One of the things that blew me away when I first went to a roleplaying club here in Montevideo was that the people who were gaming were normal folks. I mean, there were some that were on the "slight nerd" side of things, guys who wouldn't exactly be playing for the world cup or lifting weights, guys with thick big glasses or a touch of shyness. But besides those guys, there were a lot of guys who were completely average people, that would fit in just as well at the local bar, or at a football game, or working somewhere respectable, or what-have-you. That was the majority really.
And the other thing was the percentage of women who roleplay. The Uruguayans still complain about the "lack" of female gamers, but there are more regular female gamers in the gaming community here than anything I saw anywhere in North America, girls who are wicked hot, too (he said, thinking of a certain Sailor Moon DM...)!
The key to the larger female presence was based on two factors:
1. Much higher percentage of gamers with girlfriends.
2. Much easier for those gamers to convince their girlfriends to play, because gaming has none of the social stigma here that it does in North America.
I have been involved with my share of women in my life, and most of them have been "alternative" kind of girls, not the sort to stick to mainstream things. Several of them were into science fiction, anime, watched buffy, read lord of the rings, etc etc.
However, in all my romantic lifetime in North America I had NEVER managed to convince a girl to regularly get into RPGs. None of them could get past that "ultimate geek barrier", the perception that roleplaying games were not alternative, they were social marginal somehow. That it was far too geeky a thing to be allowed to enjoy. The best I could manage was a sort of resigned toleration.
Here in Uruguay, the instance I got myself a girlfriend she also joined my gaming group. In fact, she told me that she'd heard of RPGs and thought they'd be lots of fun but just hadn't known where to go to be able to play them before.
So the difference, between here and "up there", is that in North America gaming has been driven to a level so far on the social margins that people who consider themselves "normal" are seriously fearful of getting involved in the hobby, in stark terror of some kind of irreparable social damage to their reputations.
Leaving aside the foolishness of such an attitude, what has led to the conditions where this attitude even arrives? Because it wasn't always like this: Those who roleplayed in the late seventies and early eighties can attest that way back then the gaming crowd was much bigger, and filled far more demographics. In college campuses, back then, gaming was something that anyone would have fun doing, and people of all varieties: jocks, women, nerds, frat boys, any of these would be fine playing without thinking it would damage their social rep any more than playing a game of monopoly or backgammon would.
In the teen set, there was a time when D&D was played by pretty much all types of kids. When I started roleplaying it was still like this. The athletic kids, the cool kids, the metalheads, the band geeks, they'd all be willing to play. Hell, my first gaming group was one where I was easily the "geekiest" of the lot, little nerd that I was, while the rest of the group was composed of guys who were part of the cool set, plus one or two sort of stoners and a serious metalhead. Back then, roleplaying games actually bridged the adolescent cliques.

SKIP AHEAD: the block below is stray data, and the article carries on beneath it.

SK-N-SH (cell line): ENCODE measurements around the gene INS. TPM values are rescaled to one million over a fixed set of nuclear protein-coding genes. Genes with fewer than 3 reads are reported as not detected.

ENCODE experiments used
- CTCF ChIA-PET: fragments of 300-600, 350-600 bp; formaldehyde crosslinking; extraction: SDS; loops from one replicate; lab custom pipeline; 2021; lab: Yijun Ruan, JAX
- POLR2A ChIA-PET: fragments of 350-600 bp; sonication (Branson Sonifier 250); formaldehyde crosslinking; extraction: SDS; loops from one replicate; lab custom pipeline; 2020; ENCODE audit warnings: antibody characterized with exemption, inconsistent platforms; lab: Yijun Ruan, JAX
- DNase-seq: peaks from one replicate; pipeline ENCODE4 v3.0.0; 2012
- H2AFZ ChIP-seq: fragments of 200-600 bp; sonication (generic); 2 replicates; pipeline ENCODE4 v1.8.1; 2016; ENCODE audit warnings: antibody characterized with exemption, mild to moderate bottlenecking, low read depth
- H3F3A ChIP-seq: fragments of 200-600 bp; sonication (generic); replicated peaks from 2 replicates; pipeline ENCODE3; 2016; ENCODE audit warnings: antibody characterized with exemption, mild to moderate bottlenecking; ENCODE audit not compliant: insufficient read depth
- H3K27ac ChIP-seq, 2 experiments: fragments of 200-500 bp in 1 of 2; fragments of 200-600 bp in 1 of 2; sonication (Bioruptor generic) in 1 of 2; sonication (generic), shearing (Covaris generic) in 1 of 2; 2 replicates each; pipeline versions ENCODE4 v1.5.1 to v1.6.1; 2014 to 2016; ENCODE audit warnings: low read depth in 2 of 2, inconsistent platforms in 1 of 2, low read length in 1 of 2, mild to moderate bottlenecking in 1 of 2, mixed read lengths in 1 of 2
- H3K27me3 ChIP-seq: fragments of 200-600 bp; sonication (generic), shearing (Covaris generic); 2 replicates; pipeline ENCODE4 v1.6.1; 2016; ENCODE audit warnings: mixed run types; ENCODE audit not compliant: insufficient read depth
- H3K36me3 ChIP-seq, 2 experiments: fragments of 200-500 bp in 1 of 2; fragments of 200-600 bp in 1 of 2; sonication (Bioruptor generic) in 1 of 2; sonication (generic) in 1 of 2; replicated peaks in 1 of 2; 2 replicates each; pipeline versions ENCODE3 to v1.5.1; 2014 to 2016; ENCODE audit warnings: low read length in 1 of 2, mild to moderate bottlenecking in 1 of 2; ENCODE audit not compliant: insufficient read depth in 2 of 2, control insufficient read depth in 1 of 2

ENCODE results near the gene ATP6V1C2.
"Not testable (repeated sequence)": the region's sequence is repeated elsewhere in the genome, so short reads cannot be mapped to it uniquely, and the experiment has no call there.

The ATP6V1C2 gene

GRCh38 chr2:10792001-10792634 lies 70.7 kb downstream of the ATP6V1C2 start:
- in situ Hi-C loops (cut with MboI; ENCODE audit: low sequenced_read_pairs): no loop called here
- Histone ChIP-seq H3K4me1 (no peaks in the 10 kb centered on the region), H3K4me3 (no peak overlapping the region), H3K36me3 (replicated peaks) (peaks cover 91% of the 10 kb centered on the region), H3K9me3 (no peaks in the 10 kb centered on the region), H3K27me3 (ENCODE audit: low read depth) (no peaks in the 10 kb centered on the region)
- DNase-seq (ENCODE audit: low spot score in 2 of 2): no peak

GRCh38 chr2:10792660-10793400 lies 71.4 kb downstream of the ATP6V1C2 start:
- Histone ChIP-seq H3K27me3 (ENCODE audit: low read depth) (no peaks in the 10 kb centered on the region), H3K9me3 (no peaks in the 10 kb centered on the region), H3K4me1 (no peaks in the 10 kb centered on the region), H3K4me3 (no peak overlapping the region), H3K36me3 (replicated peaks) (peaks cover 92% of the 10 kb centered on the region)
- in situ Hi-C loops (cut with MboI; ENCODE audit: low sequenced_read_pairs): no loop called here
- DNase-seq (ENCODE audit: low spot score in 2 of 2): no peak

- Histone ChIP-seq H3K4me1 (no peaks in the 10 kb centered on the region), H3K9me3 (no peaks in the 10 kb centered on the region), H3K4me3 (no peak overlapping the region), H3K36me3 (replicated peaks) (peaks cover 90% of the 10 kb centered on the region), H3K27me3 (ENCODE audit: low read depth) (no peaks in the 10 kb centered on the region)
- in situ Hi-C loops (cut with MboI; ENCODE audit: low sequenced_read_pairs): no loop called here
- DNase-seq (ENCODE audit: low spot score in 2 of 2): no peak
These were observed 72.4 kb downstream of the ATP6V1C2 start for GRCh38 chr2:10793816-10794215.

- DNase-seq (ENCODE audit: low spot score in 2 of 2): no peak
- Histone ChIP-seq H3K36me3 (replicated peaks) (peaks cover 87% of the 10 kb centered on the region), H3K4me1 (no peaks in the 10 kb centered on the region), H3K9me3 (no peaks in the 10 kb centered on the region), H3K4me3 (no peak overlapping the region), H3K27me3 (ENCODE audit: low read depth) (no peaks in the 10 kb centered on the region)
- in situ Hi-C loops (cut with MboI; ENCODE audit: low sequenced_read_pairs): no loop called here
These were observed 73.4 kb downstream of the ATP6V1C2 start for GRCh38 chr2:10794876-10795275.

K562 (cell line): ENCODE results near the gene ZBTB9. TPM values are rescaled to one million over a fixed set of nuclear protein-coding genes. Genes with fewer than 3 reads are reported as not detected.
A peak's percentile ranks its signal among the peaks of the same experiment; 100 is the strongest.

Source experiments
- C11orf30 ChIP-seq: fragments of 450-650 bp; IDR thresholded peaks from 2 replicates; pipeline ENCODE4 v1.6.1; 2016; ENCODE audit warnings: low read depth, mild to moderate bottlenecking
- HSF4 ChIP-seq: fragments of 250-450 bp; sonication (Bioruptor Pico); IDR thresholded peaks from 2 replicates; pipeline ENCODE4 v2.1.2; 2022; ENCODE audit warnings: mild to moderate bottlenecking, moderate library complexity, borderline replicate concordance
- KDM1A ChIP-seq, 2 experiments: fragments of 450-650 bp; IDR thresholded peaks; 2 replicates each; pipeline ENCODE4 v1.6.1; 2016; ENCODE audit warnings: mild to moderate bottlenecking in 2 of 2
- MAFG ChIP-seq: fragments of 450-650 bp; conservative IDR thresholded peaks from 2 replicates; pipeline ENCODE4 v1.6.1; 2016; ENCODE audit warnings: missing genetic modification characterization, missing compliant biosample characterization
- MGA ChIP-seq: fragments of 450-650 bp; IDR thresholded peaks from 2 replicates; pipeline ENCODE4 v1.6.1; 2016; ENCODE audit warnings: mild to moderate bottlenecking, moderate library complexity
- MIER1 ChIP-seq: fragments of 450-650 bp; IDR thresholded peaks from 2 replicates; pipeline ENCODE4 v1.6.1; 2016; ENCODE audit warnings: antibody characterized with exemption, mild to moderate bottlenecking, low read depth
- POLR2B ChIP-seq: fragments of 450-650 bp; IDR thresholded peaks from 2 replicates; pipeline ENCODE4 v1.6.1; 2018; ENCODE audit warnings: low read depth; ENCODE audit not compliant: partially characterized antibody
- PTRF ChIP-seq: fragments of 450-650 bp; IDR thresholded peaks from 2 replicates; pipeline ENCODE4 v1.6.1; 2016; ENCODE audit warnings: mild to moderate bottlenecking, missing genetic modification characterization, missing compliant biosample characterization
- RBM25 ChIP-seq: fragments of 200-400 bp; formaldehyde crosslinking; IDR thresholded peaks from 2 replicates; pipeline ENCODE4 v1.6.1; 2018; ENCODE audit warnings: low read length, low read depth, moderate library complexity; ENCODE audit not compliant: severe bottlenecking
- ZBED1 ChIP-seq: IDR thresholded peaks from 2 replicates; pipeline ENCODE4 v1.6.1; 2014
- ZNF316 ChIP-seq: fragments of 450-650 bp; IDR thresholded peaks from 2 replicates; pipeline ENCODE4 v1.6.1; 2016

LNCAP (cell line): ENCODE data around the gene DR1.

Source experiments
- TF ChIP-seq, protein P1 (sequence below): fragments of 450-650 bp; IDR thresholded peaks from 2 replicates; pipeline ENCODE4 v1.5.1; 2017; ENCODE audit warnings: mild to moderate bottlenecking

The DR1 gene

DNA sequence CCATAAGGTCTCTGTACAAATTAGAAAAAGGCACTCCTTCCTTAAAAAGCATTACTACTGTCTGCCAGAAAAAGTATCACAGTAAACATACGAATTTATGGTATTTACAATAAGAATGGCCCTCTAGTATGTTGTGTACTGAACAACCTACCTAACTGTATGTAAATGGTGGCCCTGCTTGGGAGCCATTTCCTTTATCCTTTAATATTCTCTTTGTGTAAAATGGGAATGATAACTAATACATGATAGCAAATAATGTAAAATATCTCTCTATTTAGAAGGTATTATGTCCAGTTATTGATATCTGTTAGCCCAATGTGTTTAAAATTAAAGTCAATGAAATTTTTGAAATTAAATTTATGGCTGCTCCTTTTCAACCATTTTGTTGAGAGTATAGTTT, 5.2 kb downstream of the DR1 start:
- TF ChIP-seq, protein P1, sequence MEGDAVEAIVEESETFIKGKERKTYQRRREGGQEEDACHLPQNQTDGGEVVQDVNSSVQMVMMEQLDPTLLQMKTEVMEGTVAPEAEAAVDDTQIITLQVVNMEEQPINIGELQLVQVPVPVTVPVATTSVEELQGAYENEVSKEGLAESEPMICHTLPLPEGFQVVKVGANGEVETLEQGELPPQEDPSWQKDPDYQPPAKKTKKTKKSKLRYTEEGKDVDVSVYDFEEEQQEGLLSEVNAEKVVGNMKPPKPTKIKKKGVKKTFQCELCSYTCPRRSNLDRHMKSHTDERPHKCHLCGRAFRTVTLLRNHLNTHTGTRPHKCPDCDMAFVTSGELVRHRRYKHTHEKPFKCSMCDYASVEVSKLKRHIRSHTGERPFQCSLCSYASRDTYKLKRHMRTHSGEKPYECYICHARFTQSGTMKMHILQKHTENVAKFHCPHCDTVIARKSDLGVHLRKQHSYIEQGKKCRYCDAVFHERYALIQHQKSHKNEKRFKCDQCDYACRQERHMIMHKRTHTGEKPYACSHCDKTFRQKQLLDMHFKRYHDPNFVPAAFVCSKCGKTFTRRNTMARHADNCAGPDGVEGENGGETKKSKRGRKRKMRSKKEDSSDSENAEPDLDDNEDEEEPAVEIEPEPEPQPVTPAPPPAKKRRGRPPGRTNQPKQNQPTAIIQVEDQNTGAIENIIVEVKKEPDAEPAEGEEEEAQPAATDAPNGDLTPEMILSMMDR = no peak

But by the time I left Canada, I was the exception to the rule in a whole other sense: far from being the "geekiest" of the gaming community, I found myself in an ever increasing minority of "normal" gamers, in an environment where being a gamer in his 20s who didn't live with his mom, had his own place, had a steady and relatively good job, regularly had a girlfriend, and had a social life in general outside of gaming, was becoming ever more the exception to the "gamer norm".
So what went so horribly wrong? Why is it that now, in this foul year of our lord 2005, North American gaming has become the domain of the total freaks and losers? Who is to blame?!
If you guessed the Swine, you got it on the first try.
As I had earlier said, the "swine" are not a phenomenon limited to gamers, most hobbies end up being infected by the same sort of problem: Star Trek fandom in the 70s and early 80s was a relatively normal hobby, for example. Few people back then would dress up as klingons or make any effort to look unusual outside of gimmicky Mr.Spock ears; whole families would appreciate going to the conventions together, and the general public felt that Star Trek was a pretty cool show. But somewhere along the line the fandom fell more and more under the sway of the most extreme elements of the movement, fans who would pride themselves on dressing like idiots or insulting those who hadn't obsessively pored over episode guides and technical manuals; and over time the hobby willingly marginalized itself, excluding the socially normal by making this kind of sick behaviour acceptable and eventually the rule. The result? Today being a fan of Star Trek is code word for being a 27 year old virgin.
Comic Books suffered a similar fate. What was once a "hobby" of sorts for children of all types, and for adults who didn't mind being a bit childish, a small group of adult "collectors" began obsessing over the medium, and the comics industry began to make the mistake of catering to those collectors rather than to the kids. The result? The comics industry as a whole imploded in the 90s, after the kids stopped being interested in (or indeed even able to buy) grossly over-priced comics that had now also gained a reputation of "geekiness".
But perhaps the worst example, and a powerful warning to any other hobby interest, is the furry fandom. Furries, for those who may not know, are (or rather, they were) anthropomorphic animal comics and drawings. In the 80s, this was a normal subset of comic fandom, and comics like the Teenage Mutant Ninja Turtles and Usagi Ujimbo were high-quality mainstream works with large followings. Conventions were held where people could exchange furry art and small publishing companies could show off their wares.